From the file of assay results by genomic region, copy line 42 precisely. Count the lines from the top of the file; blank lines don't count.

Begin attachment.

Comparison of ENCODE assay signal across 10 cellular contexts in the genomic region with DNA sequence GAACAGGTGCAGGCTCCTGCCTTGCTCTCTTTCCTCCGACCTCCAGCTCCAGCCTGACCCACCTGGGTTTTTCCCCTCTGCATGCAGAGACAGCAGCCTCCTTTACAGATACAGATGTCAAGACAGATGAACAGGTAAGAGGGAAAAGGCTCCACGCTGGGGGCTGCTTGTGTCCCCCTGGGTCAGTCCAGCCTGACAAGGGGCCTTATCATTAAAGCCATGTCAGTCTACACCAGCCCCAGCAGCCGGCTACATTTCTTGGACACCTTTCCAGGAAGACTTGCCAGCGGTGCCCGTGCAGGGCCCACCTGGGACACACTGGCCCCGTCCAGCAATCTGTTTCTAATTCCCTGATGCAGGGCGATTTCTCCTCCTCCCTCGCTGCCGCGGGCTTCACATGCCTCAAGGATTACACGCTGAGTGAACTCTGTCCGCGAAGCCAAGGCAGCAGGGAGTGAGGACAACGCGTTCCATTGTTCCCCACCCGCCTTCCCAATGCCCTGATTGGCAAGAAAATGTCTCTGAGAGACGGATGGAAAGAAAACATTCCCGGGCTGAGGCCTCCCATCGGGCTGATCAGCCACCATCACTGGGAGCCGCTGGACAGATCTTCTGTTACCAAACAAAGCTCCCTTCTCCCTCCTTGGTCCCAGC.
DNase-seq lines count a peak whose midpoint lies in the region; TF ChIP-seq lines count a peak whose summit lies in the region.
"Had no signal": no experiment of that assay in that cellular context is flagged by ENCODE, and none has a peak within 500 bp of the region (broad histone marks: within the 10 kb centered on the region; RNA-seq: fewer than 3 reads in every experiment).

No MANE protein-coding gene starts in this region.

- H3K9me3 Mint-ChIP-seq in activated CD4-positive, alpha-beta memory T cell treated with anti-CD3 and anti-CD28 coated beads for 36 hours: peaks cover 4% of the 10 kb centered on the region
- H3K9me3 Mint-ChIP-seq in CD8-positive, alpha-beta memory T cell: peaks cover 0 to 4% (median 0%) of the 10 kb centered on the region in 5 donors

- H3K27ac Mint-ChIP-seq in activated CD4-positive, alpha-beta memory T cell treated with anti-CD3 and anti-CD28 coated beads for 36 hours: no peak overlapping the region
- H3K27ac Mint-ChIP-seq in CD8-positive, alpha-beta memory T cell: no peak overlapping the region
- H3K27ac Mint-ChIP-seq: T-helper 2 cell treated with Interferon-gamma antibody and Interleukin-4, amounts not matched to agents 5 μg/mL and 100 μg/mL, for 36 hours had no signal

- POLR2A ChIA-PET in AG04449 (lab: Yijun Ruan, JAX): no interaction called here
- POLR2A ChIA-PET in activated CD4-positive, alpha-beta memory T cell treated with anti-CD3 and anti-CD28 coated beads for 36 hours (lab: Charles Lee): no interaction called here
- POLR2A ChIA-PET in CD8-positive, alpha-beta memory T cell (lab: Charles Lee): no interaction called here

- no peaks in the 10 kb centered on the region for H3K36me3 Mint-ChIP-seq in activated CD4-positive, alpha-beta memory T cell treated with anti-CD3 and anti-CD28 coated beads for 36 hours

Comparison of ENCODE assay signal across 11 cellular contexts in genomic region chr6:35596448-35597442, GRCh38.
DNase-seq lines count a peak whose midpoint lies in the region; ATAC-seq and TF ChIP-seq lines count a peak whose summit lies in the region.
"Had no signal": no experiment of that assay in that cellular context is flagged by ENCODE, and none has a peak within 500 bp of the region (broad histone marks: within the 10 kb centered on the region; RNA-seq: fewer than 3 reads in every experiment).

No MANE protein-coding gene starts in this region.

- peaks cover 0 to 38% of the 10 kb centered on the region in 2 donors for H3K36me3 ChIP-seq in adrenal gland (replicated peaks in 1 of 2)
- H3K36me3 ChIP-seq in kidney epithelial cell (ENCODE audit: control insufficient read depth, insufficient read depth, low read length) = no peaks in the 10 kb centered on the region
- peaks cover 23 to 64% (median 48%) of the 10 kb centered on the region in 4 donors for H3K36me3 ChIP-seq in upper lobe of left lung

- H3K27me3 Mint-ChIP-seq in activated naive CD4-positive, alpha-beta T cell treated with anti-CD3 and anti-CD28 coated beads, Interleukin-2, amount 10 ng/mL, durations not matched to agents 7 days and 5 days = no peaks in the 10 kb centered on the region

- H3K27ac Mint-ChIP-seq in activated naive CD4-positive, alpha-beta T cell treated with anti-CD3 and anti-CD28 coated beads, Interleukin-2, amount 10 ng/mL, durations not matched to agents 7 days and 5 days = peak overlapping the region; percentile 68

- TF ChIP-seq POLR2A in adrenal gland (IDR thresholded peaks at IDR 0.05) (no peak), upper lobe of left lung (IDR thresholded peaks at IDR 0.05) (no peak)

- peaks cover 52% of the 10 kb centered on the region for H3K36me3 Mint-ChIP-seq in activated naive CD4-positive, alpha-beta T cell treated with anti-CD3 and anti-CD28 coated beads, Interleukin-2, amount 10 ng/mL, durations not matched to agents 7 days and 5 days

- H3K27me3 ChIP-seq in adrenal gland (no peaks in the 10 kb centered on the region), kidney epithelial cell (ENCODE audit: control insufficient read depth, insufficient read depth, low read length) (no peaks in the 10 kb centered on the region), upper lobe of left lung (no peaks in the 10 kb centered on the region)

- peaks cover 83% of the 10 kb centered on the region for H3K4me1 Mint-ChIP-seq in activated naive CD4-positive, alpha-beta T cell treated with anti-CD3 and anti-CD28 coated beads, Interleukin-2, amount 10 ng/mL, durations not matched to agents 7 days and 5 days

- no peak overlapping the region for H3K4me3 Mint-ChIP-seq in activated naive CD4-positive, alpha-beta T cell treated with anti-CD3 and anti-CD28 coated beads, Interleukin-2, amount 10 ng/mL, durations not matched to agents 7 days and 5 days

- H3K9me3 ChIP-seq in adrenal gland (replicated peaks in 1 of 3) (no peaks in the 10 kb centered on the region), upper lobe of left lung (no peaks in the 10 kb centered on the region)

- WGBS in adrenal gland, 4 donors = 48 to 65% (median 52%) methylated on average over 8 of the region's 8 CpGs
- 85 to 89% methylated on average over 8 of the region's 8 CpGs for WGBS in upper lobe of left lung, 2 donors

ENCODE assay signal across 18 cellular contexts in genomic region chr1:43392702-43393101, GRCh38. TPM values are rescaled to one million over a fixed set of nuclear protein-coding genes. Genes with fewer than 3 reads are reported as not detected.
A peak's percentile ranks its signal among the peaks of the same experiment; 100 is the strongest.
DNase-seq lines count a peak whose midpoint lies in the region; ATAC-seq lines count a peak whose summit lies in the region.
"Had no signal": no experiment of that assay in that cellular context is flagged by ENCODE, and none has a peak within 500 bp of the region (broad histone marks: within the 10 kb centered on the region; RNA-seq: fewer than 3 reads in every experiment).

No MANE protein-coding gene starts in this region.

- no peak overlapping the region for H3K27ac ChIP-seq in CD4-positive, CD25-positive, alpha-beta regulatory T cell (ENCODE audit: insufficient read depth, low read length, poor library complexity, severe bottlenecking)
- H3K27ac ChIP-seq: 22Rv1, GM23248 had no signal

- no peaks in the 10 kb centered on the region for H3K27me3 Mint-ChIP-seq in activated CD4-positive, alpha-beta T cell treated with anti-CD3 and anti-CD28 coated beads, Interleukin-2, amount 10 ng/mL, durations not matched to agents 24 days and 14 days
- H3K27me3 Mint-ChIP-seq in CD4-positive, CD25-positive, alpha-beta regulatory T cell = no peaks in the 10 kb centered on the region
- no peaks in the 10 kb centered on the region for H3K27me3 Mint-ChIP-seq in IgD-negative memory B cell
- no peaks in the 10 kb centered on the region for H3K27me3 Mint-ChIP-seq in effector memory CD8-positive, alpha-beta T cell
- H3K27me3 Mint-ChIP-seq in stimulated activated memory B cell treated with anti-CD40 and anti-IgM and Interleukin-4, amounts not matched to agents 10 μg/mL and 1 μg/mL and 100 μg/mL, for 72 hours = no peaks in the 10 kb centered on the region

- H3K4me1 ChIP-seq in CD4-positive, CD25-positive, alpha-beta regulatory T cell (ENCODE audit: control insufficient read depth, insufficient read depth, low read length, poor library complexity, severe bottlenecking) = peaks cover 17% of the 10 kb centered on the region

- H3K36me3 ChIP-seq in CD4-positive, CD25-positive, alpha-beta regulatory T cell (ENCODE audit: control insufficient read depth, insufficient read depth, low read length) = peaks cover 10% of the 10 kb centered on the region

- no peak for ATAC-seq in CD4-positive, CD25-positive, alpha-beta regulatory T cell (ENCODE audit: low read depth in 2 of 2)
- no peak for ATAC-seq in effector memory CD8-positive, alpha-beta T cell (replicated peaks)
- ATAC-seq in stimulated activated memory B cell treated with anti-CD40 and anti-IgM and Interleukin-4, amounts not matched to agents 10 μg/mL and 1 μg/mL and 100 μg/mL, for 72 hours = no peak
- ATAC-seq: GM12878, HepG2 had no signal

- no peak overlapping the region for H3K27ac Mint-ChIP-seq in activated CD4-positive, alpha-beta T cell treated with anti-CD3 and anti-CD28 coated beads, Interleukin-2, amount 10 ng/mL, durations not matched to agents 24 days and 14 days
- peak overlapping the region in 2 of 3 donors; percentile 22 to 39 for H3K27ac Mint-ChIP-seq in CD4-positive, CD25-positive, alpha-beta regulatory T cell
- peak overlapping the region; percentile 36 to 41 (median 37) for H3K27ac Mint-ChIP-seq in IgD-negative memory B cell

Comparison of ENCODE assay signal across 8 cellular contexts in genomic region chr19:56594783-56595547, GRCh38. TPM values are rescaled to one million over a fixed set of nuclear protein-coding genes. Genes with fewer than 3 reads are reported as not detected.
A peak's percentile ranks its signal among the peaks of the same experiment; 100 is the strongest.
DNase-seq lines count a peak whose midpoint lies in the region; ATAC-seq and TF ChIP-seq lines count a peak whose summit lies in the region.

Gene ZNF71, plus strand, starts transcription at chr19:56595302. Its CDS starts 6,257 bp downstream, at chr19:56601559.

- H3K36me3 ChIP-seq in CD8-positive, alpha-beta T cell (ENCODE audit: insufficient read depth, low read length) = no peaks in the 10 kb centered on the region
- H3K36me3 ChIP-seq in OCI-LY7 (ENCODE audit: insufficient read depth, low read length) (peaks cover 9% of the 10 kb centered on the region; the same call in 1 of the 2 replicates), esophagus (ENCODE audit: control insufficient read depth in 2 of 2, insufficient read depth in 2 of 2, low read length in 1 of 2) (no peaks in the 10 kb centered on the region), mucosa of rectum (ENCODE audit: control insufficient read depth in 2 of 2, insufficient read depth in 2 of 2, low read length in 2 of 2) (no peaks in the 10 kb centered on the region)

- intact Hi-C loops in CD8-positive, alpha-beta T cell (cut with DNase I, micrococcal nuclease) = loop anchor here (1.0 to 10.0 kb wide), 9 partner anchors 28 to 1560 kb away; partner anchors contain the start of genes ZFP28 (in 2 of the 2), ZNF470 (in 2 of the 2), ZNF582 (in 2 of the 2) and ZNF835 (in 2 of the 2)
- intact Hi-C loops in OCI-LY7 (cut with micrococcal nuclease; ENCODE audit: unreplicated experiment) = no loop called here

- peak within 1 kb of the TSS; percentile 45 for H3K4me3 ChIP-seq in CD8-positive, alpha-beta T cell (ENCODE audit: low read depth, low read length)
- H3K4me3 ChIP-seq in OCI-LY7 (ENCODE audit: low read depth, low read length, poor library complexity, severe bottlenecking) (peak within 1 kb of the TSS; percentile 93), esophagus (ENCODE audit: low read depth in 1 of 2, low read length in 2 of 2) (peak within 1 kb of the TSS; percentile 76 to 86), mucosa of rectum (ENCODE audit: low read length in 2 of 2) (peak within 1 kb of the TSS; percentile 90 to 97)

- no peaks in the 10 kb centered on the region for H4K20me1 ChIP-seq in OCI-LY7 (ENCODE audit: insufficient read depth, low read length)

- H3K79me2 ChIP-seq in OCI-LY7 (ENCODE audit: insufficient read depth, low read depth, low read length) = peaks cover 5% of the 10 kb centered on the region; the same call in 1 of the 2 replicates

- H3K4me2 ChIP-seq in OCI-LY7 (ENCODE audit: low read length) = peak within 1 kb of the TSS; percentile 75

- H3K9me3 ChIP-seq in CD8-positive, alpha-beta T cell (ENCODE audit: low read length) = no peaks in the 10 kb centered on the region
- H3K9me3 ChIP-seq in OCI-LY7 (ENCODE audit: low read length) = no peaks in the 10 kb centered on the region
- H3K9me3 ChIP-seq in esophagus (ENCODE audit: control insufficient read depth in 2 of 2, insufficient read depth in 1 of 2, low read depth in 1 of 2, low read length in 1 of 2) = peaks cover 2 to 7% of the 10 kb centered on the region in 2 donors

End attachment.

- H3K27me3 Mint-ChIP-seq in stimulated activated memory B cell treated with anti-CD40 and anti-IgM and Interleukin-4, amounts not matched to agents 10 μg/mL and 1 μg/mL and 100 μg/mL, for 72 hours = no peaks in the 10 kb centered on the region